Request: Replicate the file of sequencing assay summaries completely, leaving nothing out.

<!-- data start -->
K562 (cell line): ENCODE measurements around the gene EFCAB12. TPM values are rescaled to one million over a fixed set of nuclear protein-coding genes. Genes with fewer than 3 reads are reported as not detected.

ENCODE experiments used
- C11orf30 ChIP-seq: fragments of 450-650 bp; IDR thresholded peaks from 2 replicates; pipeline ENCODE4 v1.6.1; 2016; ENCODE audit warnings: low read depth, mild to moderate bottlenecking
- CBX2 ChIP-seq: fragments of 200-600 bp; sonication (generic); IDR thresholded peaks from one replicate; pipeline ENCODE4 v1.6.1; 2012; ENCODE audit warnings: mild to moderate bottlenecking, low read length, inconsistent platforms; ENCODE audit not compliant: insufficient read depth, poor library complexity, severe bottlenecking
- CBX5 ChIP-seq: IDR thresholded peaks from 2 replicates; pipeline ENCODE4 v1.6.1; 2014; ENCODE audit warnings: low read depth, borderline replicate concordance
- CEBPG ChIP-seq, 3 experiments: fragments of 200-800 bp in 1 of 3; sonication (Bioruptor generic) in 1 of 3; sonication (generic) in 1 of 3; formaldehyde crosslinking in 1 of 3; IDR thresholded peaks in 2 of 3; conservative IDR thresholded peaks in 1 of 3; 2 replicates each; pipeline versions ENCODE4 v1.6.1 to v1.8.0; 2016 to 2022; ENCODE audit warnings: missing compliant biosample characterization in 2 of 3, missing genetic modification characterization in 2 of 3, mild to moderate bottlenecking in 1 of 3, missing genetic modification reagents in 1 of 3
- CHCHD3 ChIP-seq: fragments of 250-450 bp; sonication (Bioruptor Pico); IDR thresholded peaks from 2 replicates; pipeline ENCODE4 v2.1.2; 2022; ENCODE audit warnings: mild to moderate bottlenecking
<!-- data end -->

K562 (cell line): ENCODE measurements around the gene EFCAB12. TPM values are rescaled to one million over a fixed set of nuclear protein-coding genes. Genes with fewer than 3 reads are reported as not detected.

ENCODE experiments used
- C11orf30 ChIP-seq: fragments of 450-650 bp; IDR thresholded peaks from 2 replicates; pipeline ENCODE4 v1.6.1; 2016; ENCODE audit warnings: low read depth, mild to moderate bottlenecking
- CBX2 ChIP-seq: fragments of 200-600 bp; sonication (generic); IDR thresholded peaks from one replicate; pipeline ENCODE4 v1.6.1; 2012; ENCODE audit warnings: mild to moderate bottlenecking, low read length, inconsistent platforms; ENCODE audit not compliant: insufficient read depth, poor library complexity, severe bottlenecking
- CBX5 ChIP-seq: IDR thresholded peaks from 2 replicates; pipeline ENCODE4 v1.6.1; 2014; ENCODE audit warnings: low read depth, borderline replicate concordance
- CEBPG ChIP-seq, 3 experiments: fragments of 200-800 bp in 1 of 3; sonication (Bioruptor generic) in 1 of 3; sonication (generic) in 1 of 3; formaldehyde crosslinking in 1 of 3; IDR thresholded peaks in 2 of 3; conservative IDR thresholded peaks in 1 of 3; 2 replicates each; pipeline versions ENCODE4 v1.6.1 to v1.8.0; 2016 to 2022; ENCODE audit warnings: missing compliant biosample characterization in 2 of 3, missing genetic modification characterization in 2 of 3, mild to moderate bottlenecking in 1 of 3, missing genetic modification reagents in 1 of 3
- CHCHD3 ChIP-seq: fragments of 250-450 bp; sonication (Bioruptor Pico); IDR thresholded peaks from 2 replicates; pipeline ENCODE4 v2.1.2; 2022; ENCODE audit warnings: mild to moderate bottlenecking